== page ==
A University of Notre Dame study estimates that the U.S. has lost $200 million from invasive species in the Great Lakes. The majority of the damage occurs in the recreational fishing sector, a $1.5 billion-dollar industry that lost an estimated $123.6 million. The $9 billion tourism industry lost almost $50 million dollars, and “raw water users” ranging from treatment facilities to nuclear power plants make up the bulk of the rest.
In large part, the invasive species problem is attributable to European and Asian stowaways in the ballast water of international freighters. According to the Detroit News, 57 of the region’s 84 known invasive animal species got in this way. Notre Dame’s Center for Aquatic Conservation timed the release with the hope of pressuring the Senate to echo the House’s recent approval of ballast water restrictions.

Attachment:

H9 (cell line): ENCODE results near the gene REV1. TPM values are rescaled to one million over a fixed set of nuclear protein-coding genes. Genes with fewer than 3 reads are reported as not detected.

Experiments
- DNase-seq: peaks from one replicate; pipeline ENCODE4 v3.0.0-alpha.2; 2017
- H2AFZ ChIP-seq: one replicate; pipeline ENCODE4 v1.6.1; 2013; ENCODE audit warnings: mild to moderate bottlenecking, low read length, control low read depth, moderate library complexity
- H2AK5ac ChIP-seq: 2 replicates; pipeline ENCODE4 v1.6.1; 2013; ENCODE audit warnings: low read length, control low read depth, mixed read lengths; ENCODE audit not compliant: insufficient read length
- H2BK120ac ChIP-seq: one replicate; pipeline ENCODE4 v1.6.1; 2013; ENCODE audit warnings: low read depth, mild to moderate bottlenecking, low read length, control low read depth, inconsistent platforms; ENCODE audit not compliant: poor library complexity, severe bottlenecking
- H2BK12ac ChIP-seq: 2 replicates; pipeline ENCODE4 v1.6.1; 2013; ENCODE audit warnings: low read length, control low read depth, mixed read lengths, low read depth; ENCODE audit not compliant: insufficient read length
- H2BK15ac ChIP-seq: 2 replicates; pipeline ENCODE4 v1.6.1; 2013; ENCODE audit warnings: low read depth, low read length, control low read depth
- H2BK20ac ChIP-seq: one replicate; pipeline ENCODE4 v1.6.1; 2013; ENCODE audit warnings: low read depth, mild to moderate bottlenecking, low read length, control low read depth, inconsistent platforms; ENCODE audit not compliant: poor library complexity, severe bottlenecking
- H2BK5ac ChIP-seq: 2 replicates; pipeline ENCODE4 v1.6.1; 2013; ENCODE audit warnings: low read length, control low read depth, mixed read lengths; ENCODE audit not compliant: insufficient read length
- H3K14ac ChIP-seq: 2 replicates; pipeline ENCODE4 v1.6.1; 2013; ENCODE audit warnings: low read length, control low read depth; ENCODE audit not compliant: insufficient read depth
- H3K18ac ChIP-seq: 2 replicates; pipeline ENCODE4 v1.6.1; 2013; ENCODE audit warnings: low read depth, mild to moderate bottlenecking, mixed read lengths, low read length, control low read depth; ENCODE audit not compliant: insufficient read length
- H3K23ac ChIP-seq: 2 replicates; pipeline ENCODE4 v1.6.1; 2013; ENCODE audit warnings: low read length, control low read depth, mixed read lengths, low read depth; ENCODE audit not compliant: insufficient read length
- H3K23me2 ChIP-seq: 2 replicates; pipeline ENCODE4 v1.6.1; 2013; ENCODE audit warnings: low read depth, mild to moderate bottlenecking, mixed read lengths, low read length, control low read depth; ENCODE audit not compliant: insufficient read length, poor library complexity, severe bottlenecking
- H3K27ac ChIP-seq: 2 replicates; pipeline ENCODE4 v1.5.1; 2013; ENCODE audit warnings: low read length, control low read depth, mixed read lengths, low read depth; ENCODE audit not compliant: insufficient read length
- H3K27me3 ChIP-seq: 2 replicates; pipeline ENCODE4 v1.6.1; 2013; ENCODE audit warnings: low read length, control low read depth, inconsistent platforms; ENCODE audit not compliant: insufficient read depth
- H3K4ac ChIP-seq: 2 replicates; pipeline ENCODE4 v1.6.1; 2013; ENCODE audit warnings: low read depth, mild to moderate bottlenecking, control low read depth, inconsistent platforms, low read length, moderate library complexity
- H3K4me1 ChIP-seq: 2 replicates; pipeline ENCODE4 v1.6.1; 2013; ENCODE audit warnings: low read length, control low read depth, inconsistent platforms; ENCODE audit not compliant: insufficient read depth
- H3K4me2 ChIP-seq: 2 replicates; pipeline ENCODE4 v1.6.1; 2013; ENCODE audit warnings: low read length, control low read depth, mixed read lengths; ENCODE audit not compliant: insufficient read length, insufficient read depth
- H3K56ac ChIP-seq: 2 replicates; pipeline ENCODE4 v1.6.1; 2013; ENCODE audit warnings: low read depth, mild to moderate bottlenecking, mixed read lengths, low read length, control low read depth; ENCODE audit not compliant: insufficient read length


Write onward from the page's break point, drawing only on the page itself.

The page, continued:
Pragmatically, I’m not strongly opposed to new restrictions or mandatory adoption of ballast containment technologies, though it does make me bristle a teeny bit. If invasive species are causing widespread ecological and economic disruption as a direct result of bad ballast water management, it’s up to the shipping companies to improve their practices.
Of course, some don’t think we should give them the chance at all. Healing Our Waters-Great Lakes Initiative’s Jeff Skelding seems to indicate that ballast management reform won’t be enough and that closing off the St. Lawrence Seaway should at least be considered.
In the absence of immediate congressional action to control invasives, why would we take the option of closing the seaway off the table?
Perhaps because Great Lakes shipping is a multi-billion dollar industry that is more than capable of reducing the risk of invasive species contamination? Yes, damage has been done, but walling ourselves off from the world would cause more harm than good.